(ii) prescribing controlled substances in the absence of immediate need. "Immediate need" shall be considered no more than 72 hours.

    (N) providing on-call back-up by a person who is not licensed to practice medicine in this state or who does not have adequate training and experience.

    (O) delegating the performance of nerve conduction studies to a person who is not licensed as a physician or physical therapist without:

      (i) first selecting the appropriate nerve conductions to be performed;

      (ii) ensuring that the person performing the study is adequately trained;

      (iii) being onsite during the performance of the study; and

      (iv) being immediately available to provide the person with assistance and direction.

  (2) Unprofessional and Dishonorable Conduct. Unprofessional and dishonorable conduct that is likely to deceive, defraud, or injure the public within the meaning of the Act includes, but is not limited to:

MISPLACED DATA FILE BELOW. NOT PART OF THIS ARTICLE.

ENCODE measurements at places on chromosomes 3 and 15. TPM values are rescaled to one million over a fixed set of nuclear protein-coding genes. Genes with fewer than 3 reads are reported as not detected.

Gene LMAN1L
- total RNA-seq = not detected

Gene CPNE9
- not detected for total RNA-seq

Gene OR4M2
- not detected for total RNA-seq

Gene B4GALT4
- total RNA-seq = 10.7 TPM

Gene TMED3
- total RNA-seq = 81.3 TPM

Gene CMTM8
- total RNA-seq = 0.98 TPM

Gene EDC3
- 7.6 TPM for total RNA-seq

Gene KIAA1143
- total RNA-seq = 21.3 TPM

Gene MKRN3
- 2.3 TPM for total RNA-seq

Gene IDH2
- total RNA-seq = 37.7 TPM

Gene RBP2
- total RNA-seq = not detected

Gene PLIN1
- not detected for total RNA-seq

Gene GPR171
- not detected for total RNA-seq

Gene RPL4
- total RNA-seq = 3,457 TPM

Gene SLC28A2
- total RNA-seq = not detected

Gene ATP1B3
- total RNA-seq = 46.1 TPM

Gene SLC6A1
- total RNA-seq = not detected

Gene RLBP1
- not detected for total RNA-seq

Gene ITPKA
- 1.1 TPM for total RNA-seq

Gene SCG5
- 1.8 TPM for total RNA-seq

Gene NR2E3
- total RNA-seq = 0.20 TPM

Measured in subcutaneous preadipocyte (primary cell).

(A) violating a board order;

    (B) failing to comply with a board subpoena or request for information or action;

    (C) providing false information to the board;

    (D) failing to cooperate with board staff;

    (E) engaging in sexual contact with a patient;

    (F) engaging in sexually inappropriate behavior or comments directed towards a patient;

    (G) becoming financially or personally involved with a patient in an inappropriate manner;

    (H) referring a patient to a facility, laboratory, or pharmacy without disclosing the existence of the licensee's ownership interest in the entity to the patient;

    (I) using false, misleading, or deceptive advertising;